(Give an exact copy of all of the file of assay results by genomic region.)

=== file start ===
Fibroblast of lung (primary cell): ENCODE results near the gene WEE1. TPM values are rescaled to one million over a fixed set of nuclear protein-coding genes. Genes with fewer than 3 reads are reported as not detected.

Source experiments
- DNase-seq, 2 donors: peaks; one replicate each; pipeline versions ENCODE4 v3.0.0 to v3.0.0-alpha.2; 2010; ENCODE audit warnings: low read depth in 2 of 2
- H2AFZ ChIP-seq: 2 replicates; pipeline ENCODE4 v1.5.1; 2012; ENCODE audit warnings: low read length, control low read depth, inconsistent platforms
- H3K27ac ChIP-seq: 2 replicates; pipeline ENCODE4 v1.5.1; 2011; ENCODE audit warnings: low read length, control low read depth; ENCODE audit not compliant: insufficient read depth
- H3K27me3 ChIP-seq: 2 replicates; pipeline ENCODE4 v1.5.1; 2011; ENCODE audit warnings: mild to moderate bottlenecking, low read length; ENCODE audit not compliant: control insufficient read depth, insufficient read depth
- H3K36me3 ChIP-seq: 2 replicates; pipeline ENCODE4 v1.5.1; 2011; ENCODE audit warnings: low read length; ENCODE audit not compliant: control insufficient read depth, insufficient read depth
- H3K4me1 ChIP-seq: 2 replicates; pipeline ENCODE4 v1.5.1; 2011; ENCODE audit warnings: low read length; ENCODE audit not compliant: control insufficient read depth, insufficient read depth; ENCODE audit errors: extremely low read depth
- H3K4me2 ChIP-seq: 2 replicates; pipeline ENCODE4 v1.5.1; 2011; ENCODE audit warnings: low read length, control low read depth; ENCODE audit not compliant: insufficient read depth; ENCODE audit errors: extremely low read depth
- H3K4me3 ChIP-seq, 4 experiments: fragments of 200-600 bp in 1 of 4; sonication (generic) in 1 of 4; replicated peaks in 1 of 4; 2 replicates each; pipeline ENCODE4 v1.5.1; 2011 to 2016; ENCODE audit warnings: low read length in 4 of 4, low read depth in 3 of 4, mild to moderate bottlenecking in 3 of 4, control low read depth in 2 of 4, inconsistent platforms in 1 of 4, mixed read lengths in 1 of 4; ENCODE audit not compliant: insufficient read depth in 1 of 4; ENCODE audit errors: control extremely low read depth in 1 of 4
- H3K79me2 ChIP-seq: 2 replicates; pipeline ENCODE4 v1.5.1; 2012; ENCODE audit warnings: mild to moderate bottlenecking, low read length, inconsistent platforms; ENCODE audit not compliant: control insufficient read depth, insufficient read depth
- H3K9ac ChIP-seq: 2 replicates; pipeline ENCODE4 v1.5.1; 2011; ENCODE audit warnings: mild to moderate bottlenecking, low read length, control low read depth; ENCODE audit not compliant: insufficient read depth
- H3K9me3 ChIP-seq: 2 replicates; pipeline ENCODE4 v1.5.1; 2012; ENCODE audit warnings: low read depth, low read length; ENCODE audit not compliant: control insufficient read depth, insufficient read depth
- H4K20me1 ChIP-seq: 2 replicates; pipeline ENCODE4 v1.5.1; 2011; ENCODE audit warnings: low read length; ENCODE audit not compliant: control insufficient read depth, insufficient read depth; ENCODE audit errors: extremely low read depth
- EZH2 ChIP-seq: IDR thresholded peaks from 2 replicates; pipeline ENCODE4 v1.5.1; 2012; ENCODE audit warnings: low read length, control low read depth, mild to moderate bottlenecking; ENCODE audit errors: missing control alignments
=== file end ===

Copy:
Fibroblast of lung (primary cell): ENCODE results near the gene WEE1. TPM values are rescaled to one million over a fixed set of nuclear protein-coding genes. Genes with fewer than 3 reads are reported as not detected.

Source experiments
- DNase-seq, 2 donors: peaks; one replicate each; pipeline versions ENCODE4 v3.0.0 to v3.0.0-alpha.2; 2010; ENCODE audit warnings: low read depth in 2 of 2
- H2AFZ ChIP-seq: 2 replicates; pipeline ENCODE4 v1.5.1; 2012; ENCODE audit warnings: low read length, control low read depth, inconsistent platforms
- H3K27ac ChIP-seq: 2 replicates; pipeline ENCODE4 v1.5.1; 2011; ENCODE audit warnings: low read length, control low read depth; ENCODE audit not compliant: insufficient read depth
- H3K27me3 ChIP-seq: 2 replicates; pipeline ENCODE4 v1.5.1; 2011; ENCODE audit warnings: mild to moderate bottlenecking, low read length; ENCODE audit not compliant: control insufficient read depth, insufficient read depth
- H3K36me3 ChIP-seq: 2 replicates; pipeline ENCODE4 v1.5.1; 2011; ENCODE audit warnings: low read length; ENCODE audit not compliant: control insufficient read depth, insufficient read depth
- H3K4me1 ChIP-seq: 2 replicates; pipeline ENCODE4 v1.5.1; 2011; ENCODE audit warnings: low read length; ENCODE audit not compliant: control insufficient read depth, insufficient read depth; ENCODE audit errors: extremely low read depth
- H3K4me2 ChIP-seq: 2 replicates; pipeline ENCODE4 v1.5.1; 2011; ENCODE audit warnings: low read length, control low read depth; ENCODE audit not compliant: insufficient read depth; ENCODE audit errors: extremely low read depth
- H3K4me3 ChIP-seq, 4 experiments: fragments of 200-600 bp in 1 of 4; sonication (generic) in 1 of 4; replicated peaks in 1 of 4; 2 replicates each; pipeline ENCODE4 v1.5.1; 2011 to 2016; ENCODE audit warnings: low read length in 4 of 4, low read depth in 3 of 4, mild to moderate bottlenecking in 3 of 4, control low read depth in 2 of 4, inconsistent platforms in 1 of 4, mixed read lengths in 1 of 4; ENCODE audit not compliant: insufficient read depth in 1 of 4; ENCODE audit errors: control extremely low read depth in 1 of 4
- H3K79me2 ChIP-seq: 2 replicates; pipeline ENCODE4 v1.5.1; 2012; ENCODE audit warnings: mild to moderate bottlenecking, low read length, inconsistent platforms; ENCODE audit not compliant: control insufficient read depth, insufficient read depth
- H3K9ac ChIP-seq: 2 replicates; pipeline ENCODE4 v1.5.1; 2011; ENCODE audit warnings: mild to moderate bottlenecking, low read length, control low read depth; ENCODE audit not compliant: insufficient read depth
- H3K9me3 ChIP-seq: 2 replicates; pipeline ENCODE4 v1.5.1; 2012; ENCODE audit warnings: low read depth, low read length; ENCODE audit not compliant: control insufficient read depth, insufficient read depth
- H4K20me1 ChIP-seq: 2 replicates; pipeline ENCODE4 v1.5.1; 2011; ENCODE audit warnings: low read length; ENCODE audit not compliant: control insufficient read depth, insufficient read depth; ENCODE audit errors: extremely low read depth
- EZH2 ChIP-seq: IDR thresholded peaks from 2 replicates; pipeline ENCODE4 v1.5.1; 2012; ENCODE audit warnings: low read length, control low read depth, mild to moderate bottlenecking; ENCODE audit errors: missing control alignments